It happens sometimes when we move on to bake a delicious pizza and we end up in a half baked brown bread.
Things sometimes do not end up as we expect. Same is the case with languages such as English. At times we take an expression in some other way and it means something else. In our today’s blog post let us briefly see “6 Intersting English Expression You Would Enjoy” for sure. So let us start, the first one is,
Pick Your Mind
Pick Your Mind sounds a little icky. Why would you want to pick someone’s mind?
It could make sense if you think someone’s ideas or intelligence might be useful to you. To pick someone’s brain simply means to find out what they think or know about a specific subject.
Hey, may I ask your opinion on this new project? I’d like to ask you a few questions about it, if you don’t mind.
Would you like a cookie?
This term isn’t necessarily used in a pleasant manner. “Do You Want A Cookie?” is akin to asking, “What do you want?”
This is what you would say to someone who is boasting about something and seems to think they deserve a special award.
– Some people are simply unable to put in the effort. But that is not the case for me. Whatever happens, I’m going to keep going. I’ve never given up.
– All right, whatever. Do you want something to eat or a cookie?
as the saying goes.
“Dibs!” means “That’s mine!” which is a way of declaring something.
This is a phrase used by young children, but it can also be used by adults, either jokingly or seriously. Even if they take it seriously, they’re almost certainly behaving erratically. “I call dibs on that” or simply “I call [something]” are other phrases they may use.
– So, here are the muffins I just finished baking…
– Aaaaaaaaaaaaaaaaa On blueberry, I claim first dibs!
“Have A Heart”
Why would you tell someone to have a heart? Isn’t it true that everybody has one?
You may also be aware that the heart is associated with caring and affection in English-speaking societies (and elsewhere), as well as emotions and feelings in general.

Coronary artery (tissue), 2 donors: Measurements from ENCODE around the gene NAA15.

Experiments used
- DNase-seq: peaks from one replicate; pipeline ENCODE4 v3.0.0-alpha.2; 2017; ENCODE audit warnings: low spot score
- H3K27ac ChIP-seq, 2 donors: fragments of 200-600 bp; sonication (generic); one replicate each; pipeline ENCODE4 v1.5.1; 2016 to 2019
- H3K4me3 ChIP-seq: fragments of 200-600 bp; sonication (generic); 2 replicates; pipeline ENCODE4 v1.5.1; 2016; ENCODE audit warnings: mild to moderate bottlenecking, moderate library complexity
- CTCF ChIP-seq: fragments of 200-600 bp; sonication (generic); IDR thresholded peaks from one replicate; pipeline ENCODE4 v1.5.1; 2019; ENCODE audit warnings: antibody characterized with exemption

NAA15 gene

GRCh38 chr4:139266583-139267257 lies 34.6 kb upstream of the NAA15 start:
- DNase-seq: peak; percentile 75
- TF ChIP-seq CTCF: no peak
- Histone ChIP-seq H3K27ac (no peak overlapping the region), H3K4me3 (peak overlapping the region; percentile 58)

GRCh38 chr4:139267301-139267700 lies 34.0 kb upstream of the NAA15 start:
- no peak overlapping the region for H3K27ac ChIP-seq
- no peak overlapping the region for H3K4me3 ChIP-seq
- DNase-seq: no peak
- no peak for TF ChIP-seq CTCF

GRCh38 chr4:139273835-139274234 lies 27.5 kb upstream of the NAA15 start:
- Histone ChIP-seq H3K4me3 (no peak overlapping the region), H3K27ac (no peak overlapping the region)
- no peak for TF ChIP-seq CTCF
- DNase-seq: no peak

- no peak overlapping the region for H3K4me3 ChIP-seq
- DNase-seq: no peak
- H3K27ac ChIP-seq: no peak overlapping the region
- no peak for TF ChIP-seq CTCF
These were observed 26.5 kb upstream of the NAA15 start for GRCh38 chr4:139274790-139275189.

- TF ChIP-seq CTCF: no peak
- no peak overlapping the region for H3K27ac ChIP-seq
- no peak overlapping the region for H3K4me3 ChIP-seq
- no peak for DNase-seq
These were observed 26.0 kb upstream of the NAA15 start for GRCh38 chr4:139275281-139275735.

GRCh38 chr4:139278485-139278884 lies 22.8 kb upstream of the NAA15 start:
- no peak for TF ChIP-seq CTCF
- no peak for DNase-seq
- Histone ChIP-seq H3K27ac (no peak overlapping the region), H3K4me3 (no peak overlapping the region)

When you tell someone to “Have A Heart,” you’re implying that they should be better or more concerned about others.
– It makes no difference to me whether or not young people have opportunities. It’s not my problem.
Come on, you’ve got to have a heart!
Wrack one’s (brains)
We’ve already discussed what it means to select someone’s brain. Now it’s time to learn about your own mental gymnastics! But what exactly does the term “wrack” imply? Isn’t it even spelled “rack” by some?
The fact is that it can be spelled any way, and most people have no idea (or care) what this term means on its own.
(The word “rack” comes from an older English word for “shipwreck,” and “rack” may also refer to a form of Middle Ages torture.)
Wracking or Racking Your Minds, on the other hand, is a lot like choosing your own brain.
I racked my brains for her phone number, but I couldn’t recall it.
Having a Frog in One’s Throat
A frog doesn’t seem to be something you’d like stuck down your throat! You might say you have a frog in your throat if you have a sore throat or if your throat feels dry and you’re having trouble speaking normally.
*cough* *cough* Excuse me, but I think I’ve got a frog in my throat.
These are the few and there are so many. If you enjoy our blog post, share these all with others, and do let us know, so that we could bring more for you to add such expressions to your daily chit chat.